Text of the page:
There’s a lot to like about Alchemy Knights, but it falls flat in a few major ways.

Somewhere, maybe in that warehouse at the end of Raiders of the Lost Ark, is a list of features that would make for the perfect mobile fantasy MMORPG. Alchemy Knights by 6waves Lolapps manages to check off a lot of items that are on that list (or would be, if the top men ever find it), but it doesn’t put them together as smoothly as you’d like.

For starters, Alchemy Knights is free. I mean pay nothing and you can enjoy most everything the game has to offer free. There are ads, sure, and cosmetic items available Gacha-style that you could spend real money to acquire. But there’s no reason you’d have to pay anything to play, and that’s never a bad deal.

Your character choices include gender and a wide variety of anime standard hairstyles and facial expressions. The decision for class boils down to four very familiar RPG options – Fighter, Cleric, Thief and Wizard – though you can specialize later in the game or even change classes if you desire. Customization is a big part of the game; I already mentioned the cosmetic gear (called cosplay items here, though you aren’t using them just to dress up), and there’s a nifty fusion system where you can transfer stats from useful but mundane-looking loot onto your cooler weapons and armor.

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Questing follows the stereotypical genre pattern of talking to NPCs and doing what they ask, usually killing certain types of monsters or gathering items. There are some nice tweaks though, as zones have lists of missions from you to choose from, and the game is good about guiding you to whichever one you choose. Players can easily join up with you to form a party to split the risks and rewards and just as easily drop back out to go it alone.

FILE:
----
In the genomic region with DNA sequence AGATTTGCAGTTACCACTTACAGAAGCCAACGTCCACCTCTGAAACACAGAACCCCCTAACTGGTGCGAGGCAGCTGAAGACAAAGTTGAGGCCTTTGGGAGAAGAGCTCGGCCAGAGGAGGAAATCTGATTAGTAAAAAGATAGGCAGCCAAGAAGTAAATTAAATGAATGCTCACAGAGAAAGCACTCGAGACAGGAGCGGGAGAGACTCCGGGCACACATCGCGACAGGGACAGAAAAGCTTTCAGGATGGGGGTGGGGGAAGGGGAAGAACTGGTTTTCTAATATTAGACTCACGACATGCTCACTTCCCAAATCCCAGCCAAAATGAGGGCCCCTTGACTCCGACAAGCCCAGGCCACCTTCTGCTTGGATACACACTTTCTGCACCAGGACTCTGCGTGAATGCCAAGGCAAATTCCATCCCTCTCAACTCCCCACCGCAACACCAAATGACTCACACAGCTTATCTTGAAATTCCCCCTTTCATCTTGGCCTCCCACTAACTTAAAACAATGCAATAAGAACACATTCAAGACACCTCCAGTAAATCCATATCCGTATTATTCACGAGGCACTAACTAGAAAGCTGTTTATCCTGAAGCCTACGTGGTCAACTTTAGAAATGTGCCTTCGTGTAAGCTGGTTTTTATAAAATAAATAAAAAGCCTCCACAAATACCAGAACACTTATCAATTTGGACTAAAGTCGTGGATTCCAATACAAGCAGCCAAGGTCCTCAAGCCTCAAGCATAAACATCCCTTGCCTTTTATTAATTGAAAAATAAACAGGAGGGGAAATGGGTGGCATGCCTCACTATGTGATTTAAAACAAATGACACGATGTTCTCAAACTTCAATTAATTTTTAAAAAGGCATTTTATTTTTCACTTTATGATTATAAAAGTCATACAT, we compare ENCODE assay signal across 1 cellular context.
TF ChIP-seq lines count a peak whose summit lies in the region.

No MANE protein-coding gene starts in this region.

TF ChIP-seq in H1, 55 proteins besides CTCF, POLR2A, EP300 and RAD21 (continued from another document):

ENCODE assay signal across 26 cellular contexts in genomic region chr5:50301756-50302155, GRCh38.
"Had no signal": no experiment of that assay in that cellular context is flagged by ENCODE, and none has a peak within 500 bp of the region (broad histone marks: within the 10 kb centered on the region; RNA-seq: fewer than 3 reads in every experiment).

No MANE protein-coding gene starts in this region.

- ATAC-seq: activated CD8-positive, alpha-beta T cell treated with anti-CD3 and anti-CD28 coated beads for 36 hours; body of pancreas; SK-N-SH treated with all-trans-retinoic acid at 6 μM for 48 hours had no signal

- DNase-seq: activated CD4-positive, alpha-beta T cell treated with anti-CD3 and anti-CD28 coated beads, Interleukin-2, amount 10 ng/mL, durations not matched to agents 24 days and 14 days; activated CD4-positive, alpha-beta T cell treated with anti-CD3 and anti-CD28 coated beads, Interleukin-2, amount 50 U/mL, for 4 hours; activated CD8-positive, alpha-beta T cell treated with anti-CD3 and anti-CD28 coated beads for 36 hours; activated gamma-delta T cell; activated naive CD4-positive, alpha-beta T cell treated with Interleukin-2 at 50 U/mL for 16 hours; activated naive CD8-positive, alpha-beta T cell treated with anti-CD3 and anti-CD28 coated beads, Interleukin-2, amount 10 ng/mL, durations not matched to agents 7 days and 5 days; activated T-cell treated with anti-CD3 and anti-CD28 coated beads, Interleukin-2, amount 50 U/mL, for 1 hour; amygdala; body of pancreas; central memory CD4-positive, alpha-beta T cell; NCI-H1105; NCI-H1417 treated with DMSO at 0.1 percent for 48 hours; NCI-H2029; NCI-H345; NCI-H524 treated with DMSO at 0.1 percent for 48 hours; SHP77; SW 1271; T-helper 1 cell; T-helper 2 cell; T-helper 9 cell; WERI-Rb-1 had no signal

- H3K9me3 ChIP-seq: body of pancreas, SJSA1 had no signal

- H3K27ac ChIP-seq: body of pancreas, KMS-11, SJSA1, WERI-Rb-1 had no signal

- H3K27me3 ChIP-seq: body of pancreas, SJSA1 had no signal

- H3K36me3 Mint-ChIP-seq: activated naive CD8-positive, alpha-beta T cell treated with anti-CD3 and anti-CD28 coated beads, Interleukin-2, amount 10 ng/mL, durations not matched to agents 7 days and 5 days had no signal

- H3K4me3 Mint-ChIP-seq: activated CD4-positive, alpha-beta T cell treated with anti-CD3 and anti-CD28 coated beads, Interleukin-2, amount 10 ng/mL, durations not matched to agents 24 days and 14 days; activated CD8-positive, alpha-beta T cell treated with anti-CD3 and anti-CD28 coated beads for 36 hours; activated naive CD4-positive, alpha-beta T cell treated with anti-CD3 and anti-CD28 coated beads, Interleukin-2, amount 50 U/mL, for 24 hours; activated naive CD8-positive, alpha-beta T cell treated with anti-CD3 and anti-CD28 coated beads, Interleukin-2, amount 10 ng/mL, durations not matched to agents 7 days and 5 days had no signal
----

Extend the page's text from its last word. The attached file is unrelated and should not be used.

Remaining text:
The controls are similarly easy to handle, consisting of a virtual thumbstick on the left and action buttons on the right. An auto-run toggle can save you from holding the stick in one direction for long jogs, but that’s all it does. I found that out by running face first into several walls. Tapping and swiping rotates the view in any direction, and the mini-map is very useful, so it’s simple to navigate the land of Fendalia. The only downside is that using the thumbstick obscures your view of the local chat window.

It’s still pretty much all good until the fighting starts, because combat isn’t much fun. Monsters have a sword icon above their heads when you can fight them, so you can choose your spots. But then you just swap attacks with the enemy, only needing to hit a button again when prompted to use a spell or other skill. On top of that, monsters randomly move around while they fight, which initially makes you think they might be running away. Nope. You and the monster will happily keep swinging and hitting even if you aren’t facing each other or even close together any more, something that definitely takes you out of the experience.

That also applies to the collision detection, or lack thereof. There’s plenty of pleasant scenery out in Fendalia, much of which you can phase right through like you were Shadowcat. Only buildings and cliffs seem to have much stopping power. Fences, rocks and trees? Ha! You can scoff at them.

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Notice I’ve yet to mention the story, mostly because it’s hard to suss out. The English dialogue starts out okay and gets worse as the game goes along, torturing grammar in the tradition of the poorest translated JRPGs. A personal favorite due to my Catholic upbringing comes from the stats screen at the end of a session: “Number of times the protection of the Holy Spirit.” As best I can figure, the plot is a fairly paint-by-numbers deal centered on a Dark King and the Elemental Knights who could defeat him.

Why not Alchemy Knights, since that’s the title of the game? Good question, and not one I could answer after playing for multiple hours. What I did determine is that, despite having many things I like to see in an MMORPG (even stuff I didn’t talk about like guilds and some decent music), it’s a game that left me feeling meh every time I logged out. There’s no risk to seeing if you’ll like it more since it’s free, but you’re likely going to be looking elsewhere to find something that completes our mythical list.